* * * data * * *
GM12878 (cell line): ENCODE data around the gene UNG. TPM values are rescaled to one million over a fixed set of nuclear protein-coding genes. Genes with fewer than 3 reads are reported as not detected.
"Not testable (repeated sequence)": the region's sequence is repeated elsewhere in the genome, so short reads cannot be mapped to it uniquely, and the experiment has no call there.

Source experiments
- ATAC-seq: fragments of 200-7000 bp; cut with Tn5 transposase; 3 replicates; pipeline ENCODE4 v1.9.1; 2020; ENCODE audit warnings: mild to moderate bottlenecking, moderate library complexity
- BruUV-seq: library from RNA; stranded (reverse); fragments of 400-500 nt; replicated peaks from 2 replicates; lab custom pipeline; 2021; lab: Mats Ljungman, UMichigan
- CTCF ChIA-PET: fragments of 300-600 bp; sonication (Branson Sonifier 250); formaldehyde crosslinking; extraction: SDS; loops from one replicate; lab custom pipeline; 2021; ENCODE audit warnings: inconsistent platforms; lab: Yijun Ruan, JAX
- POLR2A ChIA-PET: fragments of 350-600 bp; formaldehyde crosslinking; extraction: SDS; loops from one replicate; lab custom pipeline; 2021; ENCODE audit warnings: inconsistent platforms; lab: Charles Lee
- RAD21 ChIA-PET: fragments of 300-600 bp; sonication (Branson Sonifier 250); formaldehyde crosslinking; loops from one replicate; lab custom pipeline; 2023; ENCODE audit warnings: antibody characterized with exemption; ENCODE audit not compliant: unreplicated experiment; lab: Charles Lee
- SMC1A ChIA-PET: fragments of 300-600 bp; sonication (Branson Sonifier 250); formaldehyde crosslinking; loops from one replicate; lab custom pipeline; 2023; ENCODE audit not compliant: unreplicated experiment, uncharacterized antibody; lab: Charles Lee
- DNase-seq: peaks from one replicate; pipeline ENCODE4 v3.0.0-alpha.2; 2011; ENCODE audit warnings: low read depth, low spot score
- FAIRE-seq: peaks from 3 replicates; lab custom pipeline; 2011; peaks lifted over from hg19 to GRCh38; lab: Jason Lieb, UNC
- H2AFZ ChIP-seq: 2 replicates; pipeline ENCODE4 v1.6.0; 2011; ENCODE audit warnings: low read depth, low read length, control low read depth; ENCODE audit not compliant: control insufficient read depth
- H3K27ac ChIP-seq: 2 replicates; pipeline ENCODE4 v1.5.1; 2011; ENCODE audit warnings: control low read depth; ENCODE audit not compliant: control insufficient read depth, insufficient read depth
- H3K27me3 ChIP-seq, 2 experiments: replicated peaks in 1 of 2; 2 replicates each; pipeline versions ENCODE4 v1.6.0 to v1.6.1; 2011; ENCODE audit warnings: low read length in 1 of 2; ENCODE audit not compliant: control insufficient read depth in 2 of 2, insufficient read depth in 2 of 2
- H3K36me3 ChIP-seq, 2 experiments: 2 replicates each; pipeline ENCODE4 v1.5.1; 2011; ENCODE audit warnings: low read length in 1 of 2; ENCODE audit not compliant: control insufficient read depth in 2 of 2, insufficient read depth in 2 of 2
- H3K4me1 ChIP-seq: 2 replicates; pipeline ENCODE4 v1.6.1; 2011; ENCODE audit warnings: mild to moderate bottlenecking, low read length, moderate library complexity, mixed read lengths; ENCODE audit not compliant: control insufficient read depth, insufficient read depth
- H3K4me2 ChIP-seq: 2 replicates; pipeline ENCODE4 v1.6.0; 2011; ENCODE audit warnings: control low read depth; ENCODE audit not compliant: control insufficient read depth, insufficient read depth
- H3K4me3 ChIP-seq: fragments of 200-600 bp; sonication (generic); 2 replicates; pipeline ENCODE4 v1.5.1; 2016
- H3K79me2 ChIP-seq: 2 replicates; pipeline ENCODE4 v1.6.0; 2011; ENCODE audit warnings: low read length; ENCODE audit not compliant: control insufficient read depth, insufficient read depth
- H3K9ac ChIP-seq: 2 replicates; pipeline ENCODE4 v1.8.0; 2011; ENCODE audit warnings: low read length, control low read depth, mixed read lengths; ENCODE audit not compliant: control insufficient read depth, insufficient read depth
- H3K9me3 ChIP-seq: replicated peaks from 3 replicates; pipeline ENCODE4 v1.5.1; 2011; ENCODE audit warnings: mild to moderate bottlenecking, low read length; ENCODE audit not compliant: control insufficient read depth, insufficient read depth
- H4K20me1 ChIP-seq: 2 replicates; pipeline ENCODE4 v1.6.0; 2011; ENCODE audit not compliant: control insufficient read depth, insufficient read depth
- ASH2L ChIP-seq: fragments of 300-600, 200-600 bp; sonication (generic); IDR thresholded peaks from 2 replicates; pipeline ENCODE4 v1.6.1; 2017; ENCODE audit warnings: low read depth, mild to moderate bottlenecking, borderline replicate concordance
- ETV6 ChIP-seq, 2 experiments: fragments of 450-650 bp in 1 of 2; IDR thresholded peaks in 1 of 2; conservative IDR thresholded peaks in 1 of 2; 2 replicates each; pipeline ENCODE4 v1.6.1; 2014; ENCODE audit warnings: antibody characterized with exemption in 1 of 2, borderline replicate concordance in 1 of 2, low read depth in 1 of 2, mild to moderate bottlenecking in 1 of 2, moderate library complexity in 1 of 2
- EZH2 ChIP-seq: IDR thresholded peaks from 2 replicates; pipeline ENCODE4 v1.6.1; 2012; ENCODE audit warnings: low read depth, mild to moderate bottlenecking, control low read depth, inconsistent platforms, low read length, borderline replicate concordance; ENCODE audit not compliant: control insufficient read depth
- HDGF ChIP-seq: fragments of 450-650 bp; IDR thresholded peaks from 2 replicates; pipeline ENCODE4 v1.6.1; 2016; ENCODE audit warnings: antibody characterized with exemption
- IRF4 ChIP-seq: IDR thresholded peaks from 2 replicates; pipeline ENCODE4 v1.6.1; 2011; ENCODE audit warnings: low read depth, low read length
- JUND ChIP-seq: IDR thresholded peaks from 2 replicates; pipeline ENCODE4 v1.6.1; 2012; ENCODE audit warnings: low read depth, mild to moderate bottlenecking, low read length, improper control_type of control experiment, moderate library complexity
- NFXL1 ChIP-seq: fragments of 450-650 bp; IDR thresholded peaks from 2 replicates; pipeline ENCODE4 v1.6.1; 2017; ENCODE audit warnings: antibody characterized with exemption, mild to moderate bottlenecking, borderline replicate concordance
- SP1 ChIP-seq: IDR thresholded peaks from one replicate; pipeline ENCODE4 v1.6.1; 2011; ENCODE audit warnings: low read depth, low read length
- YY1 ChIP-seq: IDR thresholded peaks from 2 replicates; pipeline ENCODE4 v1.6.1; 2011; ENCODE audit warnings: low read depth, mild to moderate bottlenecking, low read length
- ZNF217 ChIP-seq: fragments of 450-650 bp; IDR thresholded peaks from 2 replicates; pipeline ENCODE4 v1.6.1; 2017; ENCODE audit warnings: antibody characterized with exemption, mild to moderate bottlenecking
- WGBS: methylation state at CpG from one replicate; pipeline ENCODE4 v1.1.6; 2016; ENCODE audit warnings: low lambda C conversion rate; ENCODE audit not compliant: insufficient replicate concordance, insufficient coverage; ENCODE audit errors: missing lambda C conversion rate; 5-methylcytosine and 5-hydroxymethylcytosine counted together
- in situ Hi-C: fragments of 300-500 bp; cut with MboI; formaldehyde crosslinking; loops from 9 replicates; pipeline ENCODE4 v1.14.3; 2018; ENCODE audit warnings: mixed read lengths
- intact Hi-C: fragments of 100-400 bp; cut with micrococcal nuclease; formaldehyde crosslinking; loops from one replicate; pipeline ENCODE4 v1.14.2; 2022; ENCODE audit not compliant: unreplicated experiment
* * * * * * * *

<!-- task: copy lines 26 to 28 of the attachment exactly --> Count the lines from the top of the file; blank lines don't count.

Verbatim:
- HDGF ChIP-seq: fragments of 450-650 bp; IDR thresholded peaks from 2 replicates; pipeline ENCODE4 v1.6.1; 2016; ENCODE audit warnings: antibody characterized with exemption
- IRF4 ChIP-seq: IDR thresholded peaks from 2 replicates; pipeline ENCODE4 v1.6.1; 2011; ENCODE audit warnings: low read depth, low read length
- JUND ChIP-seq: IDR thresholded peaks from 2 replicates; pipeline ENCODE4 v1.6.1; 2012; ENCODE audit warnings: low read depth, mild to moderate bottlenecking, low read length, improper control_type of control experiment, moderate library complexity